Lawyers advocate use of electronic evidence
As information and communications technology continues to have widespread impacts in everyday dealings, lawyers say it is time that the courts became more open-minded and welcoming of electronic evidence, particularly in the resolution of technology-related disputes.
This call was made at a recent three-day workshop on “Oral Advocacy and Electronic Evidence,” organised by the by Attorney General Alliance/ Africa Alliance Partnership in conjunction with the Nigerian Institute of Advanced Legal Studies and Punuka Attorneys & Solicitors.
The Director General of NIALS, Prof Muhammed Ladan, said the mastery of the concept of electronic evidence had become a sine qua non for effective modern-day courtroom advocacy.
Ladan said it was a knowledge that practising lawyers must now equip themselves with.
“From 2011 till date, we have nothing less than 40 cases decided where pieces of evidence electronically-generated have been admitted.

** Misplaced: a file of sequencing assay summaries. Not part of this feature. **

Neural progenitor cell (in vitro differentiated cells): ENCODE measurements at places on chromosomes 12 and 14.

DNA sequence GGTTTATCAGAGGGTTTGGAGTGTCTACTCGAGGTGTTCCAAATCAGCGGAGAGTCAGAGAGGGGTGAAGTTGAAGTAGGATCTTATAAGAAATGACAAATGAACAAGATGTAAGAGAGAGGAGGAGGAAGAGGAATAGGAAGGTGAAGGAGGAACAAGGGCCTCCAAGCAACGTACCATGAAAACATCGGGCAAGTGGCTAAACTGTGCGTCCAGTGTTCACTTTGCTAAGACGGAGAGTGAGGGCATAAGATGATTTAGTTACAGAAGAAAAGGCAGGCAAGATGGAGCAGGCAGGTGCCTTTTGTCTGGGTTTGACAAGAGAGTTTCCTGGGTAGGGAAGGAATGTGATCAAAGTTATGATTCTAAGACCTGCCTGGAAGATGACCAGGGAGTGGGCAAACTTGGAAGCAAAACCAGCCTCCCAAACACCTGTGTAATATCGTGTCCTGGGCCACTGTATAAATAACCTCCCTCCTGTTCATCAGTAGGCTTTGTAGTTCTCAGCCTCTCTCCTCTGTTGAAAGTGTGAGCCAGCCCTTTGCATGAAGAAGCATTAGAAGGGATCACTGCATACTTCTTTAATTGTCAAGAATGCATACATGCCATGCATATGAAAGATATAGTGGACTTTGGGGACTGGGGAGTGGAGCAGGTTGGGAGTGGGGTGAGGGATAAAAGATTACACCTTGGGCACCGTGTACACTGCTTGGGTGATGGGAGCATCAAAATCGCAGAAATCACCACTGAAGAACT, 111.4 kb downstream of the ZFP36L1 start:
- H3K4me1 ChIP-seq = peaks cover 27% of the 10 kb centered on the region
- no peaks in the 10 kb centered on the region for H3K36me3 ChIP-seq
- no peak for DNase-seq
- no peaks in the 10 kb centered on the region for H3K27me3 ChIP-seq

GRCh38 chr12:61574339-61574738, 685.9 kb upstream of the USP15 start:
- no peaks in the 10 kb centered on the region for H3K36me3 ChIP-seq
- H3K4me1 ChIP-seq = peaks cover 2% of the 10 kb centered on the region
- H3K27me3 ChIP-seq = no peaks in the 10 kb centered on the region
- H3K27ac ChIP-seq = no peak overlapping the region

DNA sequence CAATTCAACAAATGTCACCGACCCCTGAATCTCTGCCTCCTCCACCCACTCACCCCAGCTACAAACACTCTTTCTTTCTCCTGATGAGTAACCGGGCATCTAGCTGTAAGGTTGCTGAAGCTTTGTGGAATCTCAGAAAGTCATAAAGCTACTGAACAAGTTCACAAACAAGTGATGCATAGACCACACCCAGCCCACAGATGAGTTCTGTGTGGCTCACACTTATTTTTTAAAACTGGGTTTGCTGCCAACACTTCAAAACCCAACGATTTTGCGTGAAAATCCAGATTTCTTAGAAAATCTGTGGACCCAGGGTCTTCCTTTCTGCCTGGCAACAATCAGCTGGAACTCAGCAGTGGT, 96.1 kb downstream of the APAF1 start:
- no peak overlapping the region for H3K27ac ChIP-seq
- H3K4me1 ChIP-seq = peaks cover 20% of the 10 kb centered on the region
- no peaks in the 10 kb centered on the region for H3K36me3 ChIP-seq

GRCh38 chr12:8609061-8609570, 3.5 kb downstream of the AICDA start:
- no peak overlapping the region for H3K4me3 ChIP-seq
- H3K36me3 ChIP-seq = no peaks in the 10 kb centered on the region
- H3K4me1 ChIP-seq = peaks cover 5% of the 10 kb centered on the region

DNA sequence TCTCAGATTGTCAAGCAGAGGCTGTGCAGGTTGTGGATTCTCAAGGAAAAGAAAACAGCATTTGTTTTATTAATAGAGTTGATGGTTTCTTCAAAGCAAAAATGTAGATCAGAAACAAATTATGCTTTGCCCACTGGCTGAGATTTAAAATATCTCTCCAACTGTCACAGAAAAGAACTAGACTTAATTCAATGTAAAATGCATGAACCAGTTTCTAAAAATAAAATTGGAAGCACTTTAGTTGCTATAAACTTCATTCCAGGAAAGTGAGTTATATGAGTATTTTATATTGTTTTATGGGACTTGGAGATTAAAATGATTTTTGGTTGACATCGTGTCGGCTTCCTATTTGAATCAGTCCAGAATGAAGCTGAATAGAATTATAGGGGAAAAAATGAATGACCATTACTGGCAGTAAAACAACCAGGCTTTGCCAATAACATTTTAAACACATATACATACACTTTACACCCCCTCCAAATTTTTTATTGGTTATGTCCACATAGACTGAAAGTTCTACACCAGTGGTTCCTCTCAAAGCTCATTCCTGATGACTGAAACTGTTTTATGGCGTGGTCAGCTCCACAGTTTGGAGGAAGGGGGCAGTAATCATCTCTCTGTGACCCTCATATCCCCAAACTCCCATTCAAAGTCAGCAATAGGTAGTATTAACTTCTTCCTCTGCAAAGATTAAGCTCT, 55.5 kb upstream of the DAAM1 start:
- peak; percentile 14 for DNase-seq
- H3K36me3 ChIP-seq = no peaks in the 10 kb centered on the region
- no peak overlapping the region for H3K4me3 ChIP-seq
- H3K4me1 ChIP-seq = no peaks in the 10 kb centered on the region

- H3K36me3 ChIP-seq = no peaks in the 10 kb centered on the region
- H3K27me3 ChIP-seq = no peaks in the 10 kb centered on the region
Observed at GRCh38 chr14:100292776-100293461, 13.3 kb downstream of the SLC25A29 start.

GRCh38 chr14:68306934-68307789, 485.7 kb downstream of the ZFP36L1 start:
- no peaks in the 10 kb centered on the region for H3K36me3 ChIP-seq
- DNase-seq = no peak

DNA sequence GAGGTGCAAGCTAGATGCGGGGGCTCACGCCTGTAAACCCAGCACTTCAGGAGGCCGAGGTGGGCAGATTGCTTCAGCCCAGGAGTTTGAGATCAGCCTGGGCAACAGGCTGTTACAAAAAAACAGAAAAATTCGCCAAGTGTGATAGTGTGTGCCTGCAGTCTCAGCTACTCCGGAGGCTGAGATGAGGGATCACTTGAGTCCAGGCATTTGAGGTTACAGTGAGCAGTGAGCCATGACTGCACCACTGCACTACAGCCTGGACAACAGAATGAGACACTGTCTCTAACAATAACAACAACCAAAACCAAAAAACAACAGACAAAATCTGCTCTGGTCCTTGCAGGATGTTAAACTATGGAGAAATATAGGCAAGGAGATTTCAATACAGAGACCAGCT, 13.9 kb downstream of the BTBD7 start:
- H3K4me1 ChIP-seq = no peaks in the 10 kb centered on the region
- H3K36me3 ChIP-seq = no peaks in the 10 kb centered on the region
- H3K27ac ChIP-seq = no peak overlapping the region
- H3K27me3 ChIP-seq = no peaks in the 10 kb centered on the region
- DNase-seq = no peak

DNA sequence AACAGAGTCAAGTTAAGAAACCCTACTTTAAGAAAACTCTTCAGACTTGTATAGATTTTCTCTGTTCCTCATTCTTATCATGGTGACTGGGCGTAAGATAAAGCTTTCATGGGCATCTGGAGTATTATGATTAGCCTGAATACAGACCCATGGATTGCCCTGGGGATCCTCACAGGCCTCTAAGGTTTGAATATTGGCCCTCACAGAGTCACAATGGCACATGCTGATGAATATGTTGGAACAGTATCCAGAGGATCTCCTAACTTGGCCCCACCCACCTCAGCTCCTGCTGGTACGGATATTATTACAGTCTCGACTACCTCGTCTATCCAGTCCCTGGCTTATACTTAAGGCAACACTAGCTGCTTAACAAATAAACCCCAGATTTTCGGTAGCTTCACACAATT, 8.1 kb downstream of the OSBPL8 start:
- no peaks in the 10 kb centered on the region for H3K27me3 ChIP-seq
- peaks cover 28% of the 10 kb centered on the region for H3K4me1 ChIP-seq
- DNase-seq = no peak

“I think the trend on the part of our judiciary is understanding the need to attach weight because you can prepare as a lawyer and you can actually meet all the requirements, but the big question that follows the admissibility of such piece of evidence is the question that comes from the judges: What weight do I attach to this piece of evidence electronically-generated and why should I attach weight to it in the first instance?” Ladan noted.
The law professor admonished lawyers to always ensure compliance with Section 84 of the Evidence Act, which demands that electronic evidence must be credible and reliable to be fit for admissibility.
A board member of the AGA/AAP, Markus Green, said the body organised the workshop to help sharpen Nigerian lawyers’ skills in oral advocacy and use of electronic evidence because the two skills were essential in modern-day courtroom practice.
“An effective and efficient administration of justice is what we are trying to get to; we want a fair, functioning judiciary; a judicial system that works for everyone, and the ability to process, to understand electronic evidence, to understand the technologies that exist to process electronic evidence.
“Another part of the training is oral advocacy, understanding the need for lawyers to be able to stand and make a cohesive clear and concise argument to judges and advocate for their client,” Green said.
Senior Partner, Punuka Attorneys & Solicitors, Chief Anthony Idigbe (SAN), said the law firm partnered AGA/AAP to organise periodic training for Nigerian lawyers towards the overall improvement of the Nigerian justice sector.